Council takes to Twitter to help local businesses

In an innovative move, aimed at helping local companies to easily access and apply for council contracts, Norfolk County Council has announced a plan to tear up procurement red tape and promote business opportunities via Twitter.

At Thursday’s ‘Open for Business’ event at Carrow Road, Council Leader Derrick Murphy told local business representatives that, with immediate effect, all contract tenders will be tweeted by the council.

The council began by tweeting 18 contracts for passenger transport services for Great Yarmouth and North East Norfolk schools and colleges on Thursday afternoon.

The County Council is believed to be one of the first councils in the country to begin tweeting tender opportunities to business community followers.

The move has already been welcomed by local businesses – who not only feel that it is an easier way to receive information, but is also easier to forward on to fellow businesses that may be interested in the contract.

The @NCCContracts address will be promoted to any businesses that are currently amongst the council’s 5,500+ corporate Twitter account followers.

In a move also welcomed by local businesses the council announced that it is to speed up its procurement process by abolishing the need for pre-qualification questionnaires to be completed for tenders for contracts valued at under £100,000.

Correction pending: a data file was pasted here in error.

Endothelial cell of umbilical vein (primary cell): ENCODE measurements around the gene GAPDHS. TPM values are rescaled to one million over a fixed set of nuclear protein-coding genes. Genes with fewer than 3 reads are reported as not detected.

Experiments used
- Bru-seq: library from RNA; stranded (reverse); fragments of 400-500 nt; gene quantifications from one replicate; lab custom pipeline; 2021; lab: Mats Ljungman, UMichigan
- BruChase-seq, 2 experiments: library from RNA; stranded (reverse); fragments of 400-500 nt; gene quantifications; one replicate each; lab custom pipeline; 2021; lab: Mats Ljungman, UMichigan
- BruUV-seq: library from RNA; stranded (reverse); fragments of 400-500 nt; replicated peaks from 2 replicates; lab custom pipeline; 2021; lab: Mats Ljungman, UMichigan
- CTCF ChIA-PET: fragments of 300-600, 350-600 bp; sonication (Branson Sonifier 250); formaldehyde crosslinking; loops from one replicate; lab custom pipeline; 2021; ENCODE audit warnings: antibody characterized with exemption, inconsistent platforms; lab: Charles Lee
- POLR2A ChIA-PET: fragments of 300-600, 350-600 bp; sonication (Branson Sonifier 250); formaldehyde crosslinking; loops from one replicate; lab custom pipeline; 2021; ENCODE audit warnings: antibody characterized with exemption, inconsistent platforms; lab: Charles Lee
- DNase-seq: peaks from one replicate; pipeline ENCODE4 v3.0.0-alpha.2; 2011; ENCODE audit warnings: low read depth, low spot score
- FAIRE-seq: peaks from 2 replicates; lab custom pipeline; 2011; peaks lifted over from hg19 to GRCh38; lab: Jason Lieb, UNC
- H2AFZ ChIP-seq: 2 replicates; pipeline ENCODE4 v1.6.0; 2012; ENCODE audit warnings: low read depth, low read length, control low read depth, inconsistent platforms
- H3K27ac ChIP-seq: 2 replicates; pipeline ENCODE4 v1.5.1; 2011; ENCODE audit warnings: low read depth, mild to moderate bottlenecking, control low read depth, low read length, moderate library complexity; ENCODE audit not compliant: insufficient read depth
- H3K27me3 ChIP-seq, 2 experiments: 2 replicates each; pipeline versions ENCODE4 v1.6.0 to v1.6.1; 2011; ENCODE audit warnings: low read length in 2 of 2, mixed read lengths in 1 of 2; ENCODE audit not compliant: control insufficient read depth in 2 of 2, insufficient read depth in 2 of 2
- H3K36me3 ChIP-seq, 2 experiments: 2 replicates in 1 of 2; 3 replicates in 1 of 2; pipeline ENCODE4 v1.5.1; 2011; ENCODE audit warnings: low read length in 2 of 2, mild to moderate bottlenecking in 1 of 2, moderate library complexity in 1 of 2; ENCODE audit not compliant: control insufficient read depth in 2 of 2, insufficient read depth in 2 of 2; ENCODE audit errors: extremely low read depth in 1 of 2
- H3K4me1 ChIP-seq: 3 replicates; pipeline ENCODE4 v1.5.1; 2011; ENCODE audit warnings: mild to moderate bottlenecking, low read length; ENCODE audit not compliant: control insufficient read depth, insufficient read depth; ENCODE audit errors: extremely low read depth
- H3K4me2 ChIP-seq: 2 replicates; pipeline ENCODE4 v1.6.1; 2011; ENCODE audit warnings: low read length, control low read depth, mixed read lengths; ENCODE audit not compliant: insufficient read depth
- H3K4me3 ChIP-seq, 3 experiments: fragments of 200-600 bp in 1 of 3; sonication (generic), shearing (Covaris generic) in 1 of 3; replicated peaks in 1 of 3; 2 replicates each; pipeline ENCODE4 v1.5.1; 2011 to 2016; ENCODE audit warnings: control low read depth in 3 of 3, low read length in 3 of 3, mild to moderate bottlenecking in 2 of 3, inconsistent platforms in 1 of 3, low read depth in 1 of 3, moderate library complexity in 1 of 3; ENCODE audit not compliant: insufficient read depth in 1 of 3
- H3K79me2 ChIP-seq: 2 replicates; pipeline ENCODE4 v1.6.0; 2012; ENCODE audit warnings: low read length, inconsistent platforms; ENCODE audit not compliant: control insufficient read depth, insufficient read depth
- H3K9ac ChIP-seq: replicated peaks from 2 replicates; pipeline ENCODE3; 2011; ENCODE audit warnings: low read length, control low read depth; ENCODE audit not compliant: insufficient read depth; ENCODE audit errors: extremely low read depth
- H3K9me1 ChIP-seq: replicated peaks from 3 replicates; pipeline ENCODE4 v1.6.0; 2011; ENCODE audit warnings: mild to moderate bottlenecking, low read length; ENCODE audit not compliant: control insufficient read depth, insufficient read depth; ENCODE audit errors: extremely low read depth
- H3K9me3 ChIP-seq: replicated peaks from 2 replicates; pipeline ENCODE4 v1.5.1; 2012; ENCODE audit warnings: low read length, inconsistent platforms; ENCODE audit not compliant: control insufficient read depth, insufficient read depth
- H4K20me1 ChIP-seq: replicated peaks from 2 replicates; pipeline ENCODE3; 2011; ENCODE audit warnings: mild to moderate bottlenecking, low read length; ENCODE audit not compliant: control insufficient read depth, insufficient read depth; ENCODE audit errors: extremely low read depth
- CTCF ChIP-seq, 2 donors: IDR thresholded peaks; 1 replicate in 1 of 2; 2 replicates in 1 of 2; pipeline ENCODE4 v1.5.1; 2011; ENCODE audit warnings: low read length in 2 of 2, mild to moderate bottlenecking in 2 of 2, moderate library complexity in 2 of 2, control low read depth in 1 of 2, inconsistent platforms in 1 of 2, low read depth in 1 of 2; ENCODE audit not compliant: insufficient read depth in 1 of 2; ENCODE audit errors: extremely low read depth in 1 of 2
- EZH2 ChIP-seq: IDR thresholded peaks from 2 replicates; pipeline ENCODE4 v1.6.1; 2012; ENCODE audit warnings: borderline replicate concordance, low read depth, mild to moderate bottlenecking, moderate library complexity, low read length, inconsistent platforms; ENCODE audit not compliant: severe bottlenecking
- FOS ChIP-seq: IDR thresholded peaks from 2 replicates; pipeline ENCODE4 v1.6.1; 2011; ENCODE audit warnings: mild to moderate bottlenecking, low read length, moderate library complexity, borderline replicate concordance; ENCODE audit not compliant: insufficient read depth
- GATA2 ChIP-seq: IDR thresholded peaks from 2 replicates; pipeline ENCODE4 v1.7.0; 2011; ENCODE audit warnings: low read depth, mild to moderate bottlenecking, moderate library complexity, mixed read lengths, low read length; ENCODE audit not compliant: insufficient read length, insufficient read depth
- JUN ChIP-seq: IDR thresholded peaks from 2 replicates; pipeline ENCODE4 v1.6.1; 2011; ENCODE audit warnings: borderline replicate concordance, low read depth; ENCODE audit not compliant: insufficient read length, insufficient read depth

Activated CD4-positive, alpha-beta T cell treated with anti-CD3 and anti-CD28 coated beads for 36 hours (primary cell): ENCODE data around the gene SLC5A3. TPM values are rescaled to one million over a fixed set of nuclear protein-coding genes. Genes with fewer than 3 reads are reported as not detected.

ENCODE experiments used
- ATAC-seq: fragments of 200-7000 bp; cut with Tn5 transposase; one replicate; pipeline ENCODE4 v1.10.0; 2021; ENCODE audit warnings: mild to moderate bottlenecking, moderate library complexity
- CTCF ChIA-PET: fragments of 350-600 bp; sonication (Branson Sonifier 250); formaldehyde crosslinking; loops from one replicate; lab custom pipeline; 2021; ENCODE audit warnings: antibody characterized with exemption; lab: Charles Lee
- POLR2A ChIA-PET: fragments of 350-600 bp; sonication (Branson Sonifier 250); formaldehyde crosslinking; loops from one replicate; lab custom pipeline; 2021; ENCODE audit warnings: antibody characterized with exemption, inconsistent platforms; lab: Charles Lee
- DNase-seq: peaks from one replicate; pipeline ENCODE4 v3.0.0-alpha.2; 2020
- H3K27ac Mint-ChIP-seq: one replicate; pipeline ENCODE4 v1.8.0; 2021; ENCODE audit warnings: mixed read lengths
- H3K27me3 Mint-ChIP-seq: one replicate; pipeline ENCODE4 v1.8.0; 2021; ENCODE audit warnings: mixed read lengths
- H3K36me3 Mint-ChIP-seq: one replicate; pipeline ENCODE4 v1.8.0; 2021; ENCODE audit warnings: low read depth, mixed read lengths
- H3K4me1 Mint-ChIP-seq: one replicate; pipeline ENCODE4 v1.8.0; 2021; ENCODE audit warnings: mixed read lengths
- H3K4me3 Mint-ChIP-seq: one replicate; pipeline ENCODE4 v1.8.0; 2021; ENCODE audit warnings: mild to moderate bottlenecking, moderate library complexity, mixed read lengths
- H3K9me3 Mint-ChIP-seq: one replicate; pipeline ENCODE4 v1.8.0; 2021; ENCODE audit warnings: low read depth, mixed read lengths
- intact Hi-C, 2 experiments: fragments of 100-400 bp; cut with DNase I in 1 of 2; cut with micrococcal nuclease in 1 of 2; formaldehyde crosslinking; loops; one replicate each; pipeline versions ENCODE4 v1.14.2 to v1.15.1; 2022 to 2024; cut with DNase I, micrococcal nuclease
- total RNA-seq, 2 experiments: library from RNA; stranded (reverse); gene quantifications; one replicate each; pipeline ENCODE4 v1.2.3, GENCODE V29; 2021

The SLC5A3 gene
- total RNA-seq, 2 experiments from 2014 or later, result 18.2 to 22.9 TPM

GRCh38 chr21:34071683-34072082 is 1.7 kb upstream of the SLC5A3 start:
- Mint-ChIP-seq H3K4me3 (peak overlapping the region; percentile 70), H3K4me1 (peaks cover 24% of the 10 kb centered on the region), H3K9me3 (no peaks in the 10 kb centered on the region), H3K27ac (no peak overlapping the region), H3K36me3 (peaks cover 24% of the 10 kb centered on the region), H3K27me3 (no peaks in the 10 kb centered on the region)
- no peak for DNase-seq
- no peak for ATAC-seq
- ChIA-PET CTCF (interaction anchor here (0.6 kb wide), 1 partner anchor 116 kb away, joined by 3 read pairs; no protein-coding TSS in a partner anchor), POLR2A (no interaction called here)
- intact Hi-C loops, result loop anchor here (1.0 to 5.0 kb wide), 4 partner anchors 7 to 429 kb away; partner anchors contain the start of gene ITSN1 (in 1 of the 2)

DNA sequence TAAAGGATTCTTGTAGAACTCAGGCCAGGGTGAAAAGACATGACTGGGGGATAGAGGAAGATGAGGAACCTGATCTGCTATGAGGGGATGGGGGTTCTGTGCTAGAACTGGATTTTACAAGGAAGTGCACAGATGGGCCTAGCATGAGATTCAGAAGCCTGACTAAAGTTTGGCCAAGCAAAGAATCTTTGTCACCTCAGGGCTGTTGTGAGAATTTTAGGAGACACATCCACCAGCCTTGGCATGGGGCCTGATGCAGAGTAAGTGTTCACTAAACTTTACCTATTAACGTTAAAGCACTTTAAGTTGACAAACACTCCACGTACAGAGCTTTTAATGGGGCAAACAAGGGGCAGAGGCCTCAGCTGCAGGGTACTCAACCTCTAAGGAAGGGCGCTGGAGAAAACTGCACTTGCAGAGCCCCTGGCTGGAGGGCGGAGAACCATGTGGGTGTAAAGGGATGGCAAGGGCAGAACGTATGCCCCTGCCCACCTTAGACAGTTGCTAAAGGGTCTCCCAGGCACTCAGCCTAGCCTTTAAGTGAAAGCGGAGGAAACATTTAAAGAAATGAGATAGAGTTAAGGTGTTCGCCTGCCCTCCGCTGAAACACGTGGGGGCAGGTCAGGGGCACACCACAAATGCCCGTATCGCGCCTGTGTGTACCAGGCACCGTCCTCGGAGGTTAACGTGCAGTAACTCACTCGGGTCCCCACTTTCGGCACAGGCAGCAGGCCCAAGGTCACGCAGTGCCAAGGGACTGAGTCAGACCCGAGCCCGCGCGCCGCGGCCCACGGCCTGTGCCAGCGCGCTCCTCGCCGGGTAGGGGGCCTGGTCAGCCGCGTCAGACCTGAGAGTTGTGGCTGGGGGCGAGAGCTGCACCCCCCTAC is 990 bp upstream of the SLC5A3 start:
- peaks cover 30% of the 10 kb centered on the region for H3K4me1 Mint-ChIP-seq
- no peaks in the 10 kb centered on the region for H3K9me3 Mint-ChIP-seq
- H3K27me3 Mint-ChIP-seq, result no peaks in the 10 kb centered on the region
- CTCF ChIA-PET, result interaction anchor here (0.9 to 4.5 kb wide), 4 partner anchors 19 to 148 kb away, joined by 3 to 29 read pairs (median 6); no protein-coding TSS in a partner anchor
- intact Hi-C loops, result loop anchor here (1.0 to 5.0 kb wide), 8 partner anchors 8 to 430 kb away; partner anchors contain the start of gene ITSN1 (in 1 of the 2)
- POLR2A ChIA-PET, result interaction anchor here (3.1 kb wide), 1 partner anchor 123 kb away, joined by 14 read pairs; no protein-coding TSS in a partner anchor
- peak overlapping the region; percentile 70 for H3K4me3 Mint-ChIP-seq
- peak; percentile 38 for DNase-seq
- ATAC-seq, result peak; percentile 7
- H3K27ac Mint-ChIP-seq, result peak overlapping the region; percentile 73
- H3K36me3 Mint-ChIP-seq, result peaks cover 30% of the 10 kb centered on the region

Presently some suppliers are put off tendering by the two-stage process, which requires the pre-questionnaire being completed.

The council will also look to try, where possible, to use the same speedier process for some contracts valued at over £100,000.

Derrick Murphy also announced that the council will encourage all authorities in Norfolk to use Contract Finder – which the County Council uses to advertise tenders.

He also announced other improvements to either speed up the council’s procurement process, or help companies to be aware of tender opportunities.

Derrick Murphy, Leader of Norfolk County Council, said:

“About forty percent of the County Council’s expenditure is already with smaller businesses, and many of our large suppliers also make extensive use of smaller companies in their supply chains.

“Anything that we can do to help local companies to be aware of and apply for our contracts can only help them in the current economic climate.

“The changes to our procurement process and now tweeting tender opportunities are small steps that will help local businesses – many of whom have already welcomed these changes.”

*Opportunities 2012 was a Norfolk County Council and Norfolk Chamber of Commerce event, that took place today (March 15), designed to boost local businesses and unlock growth through providing opportunities for local firms to find new business, tap into supply chains, and learn new business skills.

Appointments with buyers could be booked on the dedicated website at, where there was a full list of all the buyers that were present and details on the types of products and services they were looking for.


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